Book Review on “Gay Girl, Good God”

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In her book, Gay Girl Good God, Jackie Hill Perry shares her experience of accepting Jesus as her Lord and Savior and how that affected her life as a person with same sex attraction. She has a few reasons for sharing her life including, making the LGBTQ life less of a mystery to Christians who have never struggled with (same sex attraction) SSA, and making God less of a mystery to the person who struggles with SSA. 

She admits that what she shares might be unbelievable to some people. She says, “There are many who, while reading, won’t understand gayness as something possible of being in the past tense. It is either who you are, or what you have never been. To this, I disagree” (p.1). In other words, saying you used to be gay is not like saying, I used to be African American. 

From here she sets out to share how she embraced the lesbian lifestyle and all that came along with assuming that lifestyle as her identity. She carefully positioned her sin, SSA desires, in her fallenness. She bases her SSA desires on sin being a part of human nature. She says, to summarize, she became her own god. She said, “All I had to do was trust myself more than God’s Word. I had to believe that my thoughts, my affections, my rights, my wishes, were worthy of absolute obedience” (p. 19).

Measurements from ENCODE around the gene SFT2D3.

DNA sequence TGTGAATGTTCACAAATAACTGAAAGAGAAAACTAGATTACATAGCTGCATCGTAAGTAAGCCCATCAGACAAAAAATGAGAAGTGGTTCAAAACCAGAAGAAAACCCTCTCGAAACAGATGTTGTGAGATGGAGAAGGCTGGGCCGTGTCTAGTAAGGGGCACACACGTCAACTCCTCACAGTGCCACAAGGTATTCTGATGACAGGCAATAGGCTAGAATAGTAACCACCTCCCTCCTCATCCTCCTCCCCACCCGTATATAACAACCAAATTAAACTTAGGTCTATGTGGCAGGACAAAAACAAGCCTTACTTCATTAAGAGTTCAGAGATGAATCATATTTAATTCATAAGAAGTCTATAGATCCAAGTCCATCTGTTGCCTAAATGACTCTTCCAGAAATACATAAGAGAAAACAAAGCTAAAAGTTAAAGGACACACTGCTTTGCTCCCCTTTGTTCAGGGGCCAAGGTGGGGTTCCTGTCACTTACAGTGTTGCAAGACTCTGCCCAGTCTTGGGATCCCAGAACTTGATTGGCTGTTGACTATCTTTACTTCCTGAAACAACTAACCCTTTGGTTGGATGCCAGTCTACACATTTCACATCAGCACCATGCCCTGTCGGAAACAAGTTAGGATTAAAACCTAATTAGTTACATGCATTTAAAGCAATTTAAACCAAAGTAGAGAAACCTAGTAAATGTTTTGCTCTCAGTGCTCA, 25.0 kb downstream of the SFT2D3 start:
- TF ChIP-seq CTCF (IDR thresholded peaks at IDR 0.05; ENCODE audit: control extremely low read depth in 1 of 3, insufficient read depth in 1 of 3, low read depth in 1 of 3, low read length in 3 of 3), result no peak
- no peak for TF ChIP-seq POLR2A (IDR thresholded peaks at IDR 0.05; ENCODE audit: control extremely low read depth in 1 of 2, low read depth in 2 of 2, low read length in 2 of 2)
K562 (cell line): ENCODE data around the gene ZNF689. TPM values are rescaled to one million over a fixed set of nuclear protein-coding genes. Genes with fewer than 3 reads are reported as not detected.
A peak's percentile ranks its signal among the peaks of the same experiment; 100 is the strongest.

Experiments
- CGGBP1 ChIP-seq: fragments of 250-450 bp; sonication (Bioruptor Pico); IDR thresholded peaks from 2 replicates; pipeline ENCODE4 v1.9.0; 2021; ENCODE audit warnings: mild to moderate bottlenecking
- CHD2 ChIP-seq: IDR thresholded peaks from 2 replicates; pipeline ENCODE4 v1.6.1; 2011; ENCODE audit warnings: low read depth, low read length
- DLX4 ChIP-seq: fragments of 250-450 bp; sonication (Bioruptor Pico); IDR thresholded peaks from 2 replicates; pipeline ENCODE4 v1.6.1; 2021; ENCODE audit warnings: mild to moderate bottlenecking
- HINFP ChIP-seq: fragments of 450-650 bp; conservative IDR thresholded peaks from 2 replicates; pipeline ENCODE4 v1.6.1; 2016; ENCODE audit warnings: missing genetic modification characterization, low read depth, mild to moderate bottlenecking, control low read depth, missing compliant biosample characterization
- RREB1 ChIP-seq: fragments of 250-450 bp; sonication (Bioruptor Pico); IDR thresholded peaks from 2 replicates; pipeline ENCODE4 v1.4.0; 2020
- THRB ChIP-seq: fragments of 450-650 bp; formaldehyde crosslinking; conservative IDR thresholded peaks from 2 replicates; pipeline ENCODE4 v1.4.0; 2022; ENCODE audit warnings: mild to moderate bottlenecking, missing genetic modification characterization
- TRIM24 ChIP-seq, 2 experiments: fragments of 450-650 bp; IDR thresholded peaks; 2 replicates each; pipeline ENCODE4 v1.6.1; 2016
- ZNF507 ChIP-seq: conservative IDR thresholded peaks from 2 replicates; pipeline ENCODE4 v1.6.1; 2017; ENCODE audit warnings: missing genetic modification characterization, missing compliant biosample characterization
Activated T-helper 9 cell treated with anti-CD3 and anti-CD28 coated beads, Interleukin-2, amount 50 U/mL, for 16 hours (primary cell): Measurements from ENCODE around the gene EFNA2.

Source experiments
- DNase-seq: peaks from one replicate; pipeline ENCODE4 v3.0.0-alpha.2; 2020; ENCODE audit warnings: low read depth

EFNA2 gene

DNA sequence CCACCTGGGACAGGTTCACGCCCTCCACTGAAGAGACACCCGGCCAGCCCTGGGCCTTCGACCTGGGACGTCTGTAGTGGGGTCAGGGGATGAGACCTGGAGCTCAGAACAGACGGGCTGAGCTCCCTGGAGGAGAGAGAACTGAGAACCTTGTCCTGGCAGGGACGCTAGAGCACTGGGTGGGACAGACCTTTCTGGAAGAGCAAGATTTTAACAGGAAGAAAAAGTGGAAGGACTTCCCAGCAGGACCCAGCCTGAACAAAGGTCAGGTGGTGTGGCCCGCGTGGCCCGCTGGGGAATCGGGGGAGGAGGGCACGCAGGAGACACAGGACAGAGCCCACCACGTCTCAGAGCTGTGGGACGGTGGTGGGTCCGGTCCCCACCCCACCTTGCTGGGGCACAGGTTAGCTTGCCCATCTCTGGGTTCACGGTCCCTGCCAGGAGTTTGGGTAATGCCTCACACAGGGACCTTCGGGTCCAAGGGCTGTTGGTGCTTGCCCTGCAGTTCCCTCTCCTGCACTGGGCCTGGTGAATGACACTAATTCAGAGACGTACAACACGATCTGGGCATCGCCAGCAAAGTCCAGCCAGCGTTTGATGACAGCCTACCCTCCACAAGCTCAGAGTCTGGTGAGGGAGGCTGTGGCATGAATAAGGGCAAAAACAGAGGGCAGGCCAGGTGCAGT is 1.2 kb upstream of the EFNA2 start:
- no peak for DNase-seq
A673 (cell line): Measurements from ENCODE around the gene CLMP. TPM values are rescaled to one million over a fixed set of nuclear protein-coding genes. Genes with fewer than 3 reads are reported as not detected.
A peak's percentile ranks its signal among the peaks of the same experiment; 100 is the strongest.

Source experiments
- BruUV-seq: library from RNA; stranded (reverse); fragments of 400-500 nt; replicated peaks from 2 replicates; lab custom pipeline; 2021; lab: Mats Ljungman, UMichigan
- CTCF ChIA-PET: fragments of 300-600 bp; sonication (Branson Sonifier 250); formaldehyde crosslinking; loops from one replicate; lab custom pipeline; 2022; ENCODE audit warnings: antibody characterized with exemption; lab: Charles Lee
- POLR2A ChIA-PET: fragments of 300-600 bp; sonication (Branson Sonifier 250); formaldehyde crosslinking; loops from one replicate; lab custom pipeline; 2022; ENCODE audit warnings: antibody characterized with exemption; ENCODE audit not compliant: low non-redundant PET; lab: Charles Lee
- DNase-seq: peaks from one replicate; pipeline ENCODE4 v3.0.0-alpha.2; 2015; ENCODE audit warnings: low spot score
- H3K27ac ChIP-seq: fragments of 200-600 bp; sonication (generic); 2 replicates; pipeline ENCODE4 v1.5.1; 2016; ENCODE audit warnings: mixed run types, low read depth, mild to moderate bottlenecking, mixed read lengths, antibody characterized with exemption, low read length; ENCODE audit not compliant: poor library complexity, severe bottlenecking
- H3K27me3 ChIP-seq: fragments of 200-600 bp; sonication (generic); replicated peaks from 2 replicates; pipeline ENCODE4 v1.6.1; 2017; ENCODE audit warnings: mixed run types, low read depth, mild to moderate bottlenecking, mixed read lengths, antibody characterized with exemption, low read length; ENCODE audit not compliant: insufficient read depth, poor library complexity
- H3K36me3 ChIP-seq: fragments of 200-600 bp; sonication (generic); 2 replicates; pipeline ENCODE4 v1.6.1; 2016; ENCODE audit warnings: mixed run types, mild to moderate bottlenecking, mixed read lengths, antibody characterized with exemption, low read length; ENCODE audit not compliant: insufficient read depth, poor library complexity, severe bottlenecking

When she enters a relationship with Jesus, she realized that homosexuality was not her only sin. Even if she didn’t have SSA, she would need salvation because of her sinful disposition, period. She says, “I know now what I didn’t know then. God was not calling me to be straight; He was calling me to Himself” (p. 69). 

As a new Christian learning how to navigate her new life, she shares her struggle with temptation to go back to her lesbian lifestyle. Her struggle is a universal one exemplified in the account of the Israelites coming out of Egyptian slavery. Things get hard on the journey to freedom. God was leading them to freedom and the Promised Land, but since they had trouble trusting, in a moment of fear, they thought slavery was the better option. 

She shares the amazing way God transforms her and introduces her to womanhood. The simple act of buying a bra serves as a milestone in her metamorphosis. She falls in love with a man, gets married and has a baby. She learns that the Christian life includes the pull of sin, and the denial of self. Jackie says, “Is this what it feels like to be a Christian? I thought to myself. Is it to have a quiet war inside of yourself at all times?” (p. 83). The struggle is real. Wrestling with the flesh is not easy and requires endurance. 

While Jackie Hill Perry walks us through her experience of becoming a Christian, we can see our own struggle with our own particular sin throughout her story. She’s right. Sin, by any other name, should not seem like such a mystery. 

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